It is an indisputable fact that everything that happens within the walls of the Service department is tracked and controlled by the repair order. Most personnel in the department are paid directly or indirectly by what happens on the repair order. The repair order is so crucial, that what happens in the shop can be completely different than what is represented on the repair order. However, when that repair order is closed, and the charges are posted to accounting, there is a very good chance that, right or wrong, the result will show on the financial statement. With this in mind, it is important to know as accurately as possible, when and how the facts and figures become what they are.
When completing a manual repair order survey, time is not your friend. Given the task to accumulate repair orders, review them, document each item and tabulate the findings, it may require you to implement a new structured process just to get started.
Now there is a better way. It is M5’s Repair Order Survey Evaluation - ROSE.
Your female customers make buying decisions based not only on how much they like your product or service, but how much they like you as a business owner. If you can make them feel comfortable about you and your company, you will break down some of the barriers selling to your female guests. Surveys reveal that a majority of decisions regarding vehicle repair are now decided by women, whether as single car owners or married household decision makers.
During my travels, I witnessed something that I thought would be of value to all of us. Let me paint you the picture. This store is a lot like many stores that we visit. The service department is losing money and the dealer wants it turned around quickly. If it was my store, I would too. There are four service advisors and fourteen technicians. The advisors are long term employees with the exception of one new hire. The performance of the advisors, or lack of, was very evident. The two service advisors are whiners; “poor little me, I’m not making any money; nobody cares.
I visit quite a few dealers in the course of a year. What Ii find at times is that the challenge is not only prescribing a plan of action for the department after the evaluation to become profitable, but simply how to just break even (sometimes you have to crawl before you can walk).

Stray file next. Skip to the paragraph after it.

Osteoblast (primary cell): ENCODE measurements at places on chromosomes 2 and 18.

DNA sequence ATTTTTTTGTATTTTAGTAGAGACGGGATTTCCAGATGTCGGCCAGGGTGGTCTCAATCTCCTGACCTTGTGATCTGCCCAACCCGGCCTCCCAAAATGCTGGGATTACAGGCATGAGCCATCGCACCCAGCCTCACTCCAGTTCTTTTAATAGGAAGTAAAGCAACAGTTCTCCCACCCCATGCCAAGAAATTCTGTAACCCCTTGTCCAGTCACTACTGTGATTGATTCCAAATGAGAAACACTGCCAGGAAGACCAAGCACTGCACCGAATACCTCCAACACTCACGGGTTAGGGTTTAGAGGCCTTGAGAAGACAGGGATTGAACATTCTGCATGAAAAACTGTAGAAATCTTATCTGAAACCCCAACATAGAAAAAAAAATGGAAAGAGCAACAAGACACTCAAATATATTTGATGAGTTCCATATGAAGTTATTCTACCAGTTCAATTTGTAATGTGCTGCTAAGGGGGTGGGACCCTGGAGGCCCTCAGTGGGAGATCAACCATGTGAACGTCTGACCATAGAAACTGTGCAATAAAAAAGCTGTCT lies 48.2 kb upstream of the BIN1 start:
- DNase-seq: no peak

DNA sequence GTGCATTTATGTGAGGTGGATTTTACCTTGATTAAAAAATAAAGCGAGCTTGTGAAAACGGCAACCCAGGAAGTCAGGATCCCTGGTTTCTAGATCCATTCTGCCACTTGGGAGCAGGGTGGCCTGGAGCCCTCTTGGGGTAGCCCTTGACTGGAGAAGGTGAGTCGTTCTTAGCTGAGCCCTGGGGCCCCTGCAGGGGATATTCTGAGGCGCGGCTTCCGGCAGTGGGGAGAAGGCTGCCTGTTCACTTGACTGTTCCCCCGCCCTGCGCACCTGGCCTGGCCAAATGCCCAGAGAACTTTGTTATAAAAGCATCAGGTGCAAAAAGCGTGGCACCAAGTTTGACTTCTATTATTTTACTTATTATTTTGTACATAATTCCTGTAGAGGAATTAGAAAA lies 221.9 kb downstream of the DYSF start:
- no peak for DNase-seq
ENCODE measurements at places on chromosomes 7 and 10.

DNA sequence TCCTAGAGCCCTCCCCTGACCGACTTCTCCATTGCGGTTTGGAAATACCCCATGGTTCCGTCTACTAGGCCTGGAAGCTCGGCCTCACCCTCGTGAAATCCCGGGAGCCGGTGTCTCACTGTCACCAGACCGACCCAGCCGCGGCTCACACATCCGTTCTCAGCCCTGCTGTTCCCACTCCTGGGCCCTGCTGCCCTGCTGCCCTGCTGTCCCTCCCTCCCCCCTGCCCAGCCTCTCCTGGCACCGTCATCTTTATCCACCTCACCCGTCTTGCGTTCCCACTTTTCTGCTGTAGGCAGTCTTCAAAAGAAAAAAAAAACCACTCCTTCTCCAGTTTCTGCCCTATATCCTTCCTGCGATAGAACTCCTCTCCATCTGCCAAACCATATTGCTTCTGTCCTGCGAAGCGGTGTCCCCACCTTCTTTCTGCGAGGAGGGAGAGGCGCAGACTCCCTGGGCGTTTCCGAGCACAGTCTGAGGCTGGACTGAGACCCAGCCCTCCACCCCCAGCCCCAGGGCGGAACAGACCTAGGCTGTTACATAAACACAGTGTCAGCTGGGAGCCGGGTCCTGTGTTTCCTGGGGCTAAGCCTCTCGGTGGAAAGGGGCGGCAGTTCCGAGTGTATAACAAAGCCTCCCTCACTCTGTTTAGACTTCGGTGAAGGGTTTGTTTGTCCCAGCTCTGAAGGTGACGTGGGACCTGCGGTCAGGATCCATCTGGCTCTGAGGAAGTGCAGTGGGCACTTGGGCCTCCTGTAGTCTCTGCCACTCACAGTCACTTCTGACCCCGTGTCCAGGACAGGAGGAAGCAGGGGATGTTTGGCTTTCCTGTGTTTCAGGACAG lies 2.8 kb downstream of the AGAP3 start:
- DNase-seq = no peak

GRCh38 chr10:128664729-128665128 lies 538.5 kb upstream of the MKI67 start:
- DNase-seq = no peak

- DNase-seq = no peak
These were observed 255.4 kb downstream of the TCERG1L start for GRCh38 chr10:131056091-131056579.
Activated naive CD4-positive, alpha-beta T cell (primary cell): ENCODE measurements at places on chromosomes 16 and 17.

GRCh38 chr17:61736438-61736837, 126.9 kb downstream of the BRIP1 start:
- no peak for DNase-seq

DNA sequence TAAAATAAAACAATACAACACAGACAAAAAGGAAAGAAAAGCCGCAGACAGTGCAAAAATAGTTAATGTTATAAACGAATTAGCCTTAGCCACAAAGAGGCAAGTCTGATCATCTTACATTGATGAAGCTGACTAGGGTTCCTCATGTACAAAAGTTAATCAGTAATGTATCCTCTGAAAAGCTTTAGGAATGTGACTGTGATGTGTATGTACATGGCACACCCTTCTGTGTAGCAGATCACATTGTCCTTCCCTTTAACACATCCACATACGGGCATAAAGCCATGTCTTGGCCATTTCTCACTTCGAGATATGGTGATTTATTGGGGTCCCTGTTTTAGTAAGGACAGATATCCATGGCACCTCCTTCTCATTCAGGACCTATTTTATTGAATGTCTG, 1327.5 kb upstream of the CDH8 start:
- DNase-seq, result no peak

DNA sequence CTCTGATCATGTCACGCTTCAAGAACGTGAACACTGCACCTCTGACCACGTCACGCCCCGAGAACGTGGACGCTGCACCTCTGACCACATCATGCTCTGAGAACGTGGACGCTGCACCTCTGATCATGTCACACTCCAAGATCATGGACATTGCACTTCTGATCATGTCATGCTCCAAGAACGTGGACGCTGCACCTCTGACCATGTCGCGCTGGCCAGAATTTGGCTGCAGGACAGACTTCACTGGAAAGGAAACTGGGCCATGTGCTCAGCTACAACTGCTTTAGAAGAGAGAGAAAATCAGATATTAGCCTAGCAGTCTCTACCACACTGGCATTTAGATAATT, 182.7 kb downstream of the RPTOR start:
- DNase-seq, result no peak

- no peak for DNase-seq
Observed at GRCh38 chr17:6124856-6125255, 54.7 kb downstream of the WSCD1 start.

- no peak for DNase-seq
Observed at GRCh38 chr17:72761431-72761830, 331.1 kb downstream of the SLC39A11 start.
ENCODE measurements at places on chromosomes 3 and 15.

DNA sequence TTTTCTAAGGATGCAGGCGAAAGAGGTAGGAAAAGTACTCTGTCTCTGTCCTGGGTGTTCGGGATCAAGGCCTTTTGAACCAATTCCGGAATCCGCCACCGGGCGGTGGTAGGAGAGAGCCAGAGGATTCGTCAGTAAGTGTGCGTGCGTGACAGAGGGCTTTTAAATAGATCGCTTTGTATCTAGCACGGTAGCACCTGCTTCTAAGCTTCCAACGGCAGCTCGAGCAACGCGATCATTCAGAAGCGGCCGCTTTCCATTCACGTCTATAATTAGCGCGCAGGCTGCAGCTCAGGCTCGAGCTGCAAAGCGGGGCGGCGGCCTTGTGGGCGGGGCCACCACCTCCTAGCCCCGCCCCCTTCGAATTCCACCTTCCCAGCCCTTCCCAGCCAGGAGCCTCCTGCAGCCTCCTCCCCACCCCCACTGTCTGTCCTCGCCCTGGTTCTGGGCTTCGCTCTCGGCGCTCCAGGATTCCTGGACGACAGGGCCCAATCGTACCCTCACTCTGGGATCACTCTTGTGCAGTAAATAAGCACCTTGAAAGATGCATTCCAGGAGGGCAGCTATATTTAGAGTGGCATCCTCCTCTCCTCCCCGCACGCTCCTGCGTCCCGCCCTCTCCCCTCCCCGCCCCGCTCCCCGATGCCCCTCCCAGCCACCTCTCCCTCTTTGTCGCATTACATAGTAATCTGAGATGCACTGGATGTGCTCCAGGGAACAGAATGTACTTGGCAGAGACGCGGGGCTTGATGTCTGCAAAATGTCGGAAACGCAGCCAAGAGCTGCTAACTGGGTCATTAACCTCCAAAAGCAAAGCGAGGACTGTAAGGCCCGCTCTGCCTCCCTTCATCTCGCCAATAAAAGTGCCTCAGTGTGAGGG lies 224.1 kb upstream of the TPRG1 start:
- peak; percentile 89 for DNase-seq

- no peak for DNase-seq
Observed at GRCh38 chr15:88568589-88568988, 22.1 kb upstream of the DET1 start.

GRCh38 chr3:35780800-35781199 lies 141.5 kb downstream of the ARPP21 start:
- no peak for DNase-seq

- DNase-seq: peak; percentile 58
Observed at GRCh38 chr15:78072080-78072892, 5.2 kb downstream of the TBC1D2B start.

We’ve all heard this before. It’s 8:00 o’clock Monday morning, and the morning rush is in full force. Your service advisors are writing repair orders just as fast as they can, going from one customer to the next with determination. It’s now 8:45 and one of your customers is upset because he or she had an appointment for their vehicle with a “Check Engine Light” concern, however, their car hasn’t moved since they got there. They’ve been patiently sitting around the customer lounge waiting for the service advisor to report back on the needed repairs.
When is the last time you really looked at your service facility?
When we work in place every day, it’s easy to get “tunnel vision” and not notice changes in the surroundings in which we inhabit. We become so focused that we do not notice the changes in our environment that have happened slowly over time.
Does your dealership have a Collision Center? Of course in the olden days we called them Body Shops. How many of your customers know that your full service facility includes a Collision Center. My experience has shown it was not uncommon to survey customers in the service drive over a few days to find less than 50% did not know that we could offer body/cosmetic repair.
In today’s world, communication is now a matter of convenience. If a dealer or GM wanted to reach somebody in his or her service department, he would simply page them, contact them by email, dial an extension or call their cell phone. However, when was the last time you called your store? Try to put yourself in the customer’s shoes and call your service department. Call and make an appointment, or at least try to anyway. You may either be pleasantly surprised or extremely disappointed in the results. This is what your customers do every day.
On a recent visit to Minneapolis, it was so cold that if you threw a cup of hot water in the air, it instantly vaporized! So, imagine my surprise when I heard the service manager use the word “picnic” in a conversation with another employee at the dealership. It’s the middle of winter, I wondered, where’s the picnic?
So, I figured I would ask about the picnic discussion on such a cold day. The manager went on to explain that they were talking about a customer and their vehicle. The dealership’s definition of a picnic was: problem in customer, not in car. I thought I had heard every acronym in the car business, but then again, we all learn something every day. So what exactly does this mean, “problem in customer, not in car”?